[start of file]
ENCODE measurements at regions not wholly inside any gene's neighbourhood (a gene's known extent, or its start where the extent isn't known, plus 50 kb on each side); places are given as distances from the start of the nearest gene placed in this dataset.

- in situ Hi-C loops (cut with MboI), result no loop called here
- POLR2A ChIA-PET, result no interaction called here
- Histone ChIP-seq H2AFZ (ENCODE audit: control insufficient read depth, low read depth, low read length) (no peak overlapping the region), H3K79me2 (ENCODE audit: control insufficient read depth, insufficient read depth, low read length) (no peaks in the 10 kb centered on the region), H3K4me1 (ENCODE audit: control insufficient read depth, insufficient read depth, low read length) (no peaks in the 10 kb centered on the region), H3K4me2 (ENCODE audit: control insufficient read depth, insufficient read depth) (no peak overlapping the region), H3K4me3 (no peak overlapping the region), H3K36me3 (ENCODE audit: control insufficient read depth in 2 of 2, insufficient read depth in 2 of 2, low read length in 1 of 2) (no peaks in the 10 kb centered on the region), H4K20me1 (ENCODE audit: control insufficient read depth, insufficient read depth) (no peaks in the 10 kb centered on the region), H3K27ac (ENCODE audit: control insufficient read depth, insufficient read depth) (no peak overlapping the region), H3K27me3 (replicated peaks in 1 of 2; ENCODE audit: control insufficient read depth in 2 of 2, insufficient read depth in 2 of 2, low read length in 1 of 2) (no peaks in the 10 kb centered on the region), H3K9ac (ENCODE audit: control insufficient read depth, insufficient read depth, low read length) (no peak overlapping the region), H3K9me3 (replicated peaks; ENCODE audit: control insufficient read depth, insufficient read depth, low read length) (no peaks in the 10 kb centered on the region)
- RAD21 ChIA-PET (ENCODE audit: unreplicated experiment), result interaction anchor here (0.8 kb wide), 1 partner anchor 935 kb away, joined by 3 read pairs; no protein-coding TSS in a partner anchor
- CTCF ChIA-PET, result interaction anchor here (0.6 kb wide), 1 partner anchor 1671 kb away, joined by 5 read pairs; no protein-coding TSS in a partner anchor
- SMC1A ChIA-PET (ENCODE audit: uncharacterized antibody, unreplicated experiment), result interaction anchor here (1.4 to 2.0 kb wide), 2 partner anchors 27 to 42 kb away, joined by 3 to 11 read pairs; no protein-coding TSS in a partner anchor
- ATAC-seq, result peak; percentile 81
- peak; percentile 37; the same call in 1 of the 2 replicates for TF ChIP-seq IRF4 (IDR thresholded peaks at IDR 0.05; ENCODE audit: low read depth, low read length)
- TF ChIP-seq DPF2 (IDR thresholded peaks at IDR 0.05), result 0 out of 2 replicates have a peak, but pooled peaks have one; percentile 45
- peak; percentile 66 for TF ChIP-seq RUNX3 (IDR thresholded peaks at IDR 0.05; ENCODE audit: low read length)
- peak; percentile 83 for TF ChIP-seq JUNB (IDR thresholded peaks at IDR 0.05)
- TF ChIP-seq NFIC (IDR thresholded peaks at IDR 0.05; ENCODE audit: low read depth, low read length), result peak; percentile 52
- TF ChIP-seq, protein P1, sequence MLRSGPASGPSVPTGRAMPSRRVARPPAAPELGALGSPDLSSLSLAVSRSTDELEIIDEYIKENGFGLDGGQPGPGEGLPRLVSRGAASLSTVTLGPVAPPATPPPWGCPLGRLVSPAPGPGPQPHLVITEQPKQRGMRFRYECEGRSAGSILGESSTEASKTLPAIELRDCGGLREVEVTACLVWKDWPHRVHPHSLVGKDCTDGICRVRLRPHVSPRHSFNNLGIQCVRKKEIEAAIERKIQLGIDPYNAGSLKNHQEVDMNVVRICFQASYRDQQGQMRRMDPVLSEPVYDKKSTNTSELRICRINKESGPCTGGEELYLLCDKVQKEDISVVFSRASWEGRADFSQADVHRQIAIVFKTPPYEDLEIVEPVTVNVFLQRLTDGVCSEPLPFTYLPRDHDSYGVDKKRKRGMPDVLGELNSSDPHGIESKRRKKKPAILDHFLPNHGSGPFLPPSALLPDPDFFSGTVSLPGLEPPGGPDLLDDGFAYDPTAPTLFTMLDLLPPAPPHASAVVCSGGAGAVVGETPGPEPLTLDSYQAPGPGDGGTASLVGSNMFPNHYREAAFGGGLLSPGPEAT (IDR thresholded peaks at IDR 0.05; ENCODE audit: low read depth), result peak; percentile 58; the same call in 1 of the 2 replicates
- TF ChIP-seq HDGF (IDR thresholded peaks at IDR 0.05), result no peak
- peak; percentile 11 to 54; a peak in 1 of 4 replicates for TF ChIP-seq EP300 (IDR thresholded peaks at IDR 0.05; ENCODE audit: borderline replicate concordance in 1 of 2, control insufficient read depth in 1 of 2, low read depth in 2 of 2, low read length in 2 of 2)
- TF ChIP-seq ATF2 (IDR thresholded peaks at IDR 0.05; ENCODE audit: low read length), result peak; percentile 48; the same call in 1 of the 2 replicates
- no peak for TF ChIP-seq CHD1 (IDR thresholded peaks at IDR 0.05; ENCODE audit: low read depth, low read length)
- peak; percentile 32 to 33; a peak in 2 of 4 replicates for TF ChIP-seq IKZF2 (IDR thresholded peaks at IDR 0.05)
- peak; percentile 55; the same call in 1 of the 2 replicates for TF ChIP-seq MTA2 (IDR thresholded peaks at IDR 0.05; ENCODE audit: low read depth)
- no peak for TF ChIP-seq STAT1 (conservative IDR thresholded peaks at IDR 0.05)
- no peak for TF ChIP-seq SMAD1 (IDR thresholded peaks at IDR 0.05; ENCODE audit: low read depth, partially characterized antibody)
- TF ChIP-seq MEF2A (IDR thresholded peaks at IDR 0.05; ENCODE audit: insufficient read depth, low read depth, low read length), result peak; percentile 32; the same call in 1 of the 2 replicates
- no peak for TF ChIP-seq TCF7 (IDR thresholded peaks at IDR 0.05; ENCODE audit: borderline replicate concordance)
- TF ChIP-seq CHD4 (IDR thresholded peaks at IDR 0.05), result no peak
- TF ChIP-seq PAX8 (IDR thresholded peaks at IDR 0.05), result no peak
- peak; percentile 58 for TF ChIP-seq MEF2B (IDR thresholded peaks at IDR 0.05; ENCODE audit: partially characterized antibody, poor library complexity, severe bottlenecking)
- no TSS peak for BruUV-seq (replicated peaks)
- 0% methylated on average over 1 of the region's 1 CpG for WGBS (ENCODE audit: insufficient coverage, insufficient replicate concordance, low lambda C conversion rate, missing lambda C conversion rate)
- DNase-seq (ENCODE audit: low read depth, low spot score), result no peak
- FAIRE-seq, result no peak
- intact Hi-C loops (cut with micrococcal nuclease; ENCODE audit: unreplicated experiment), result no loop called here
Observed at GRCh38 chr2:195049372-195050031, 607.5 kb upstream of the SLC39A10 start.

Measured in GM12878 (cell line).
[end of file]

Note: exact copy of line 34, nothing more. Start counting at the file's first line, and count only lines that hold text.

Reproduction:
Measured in GM12878 (cell line).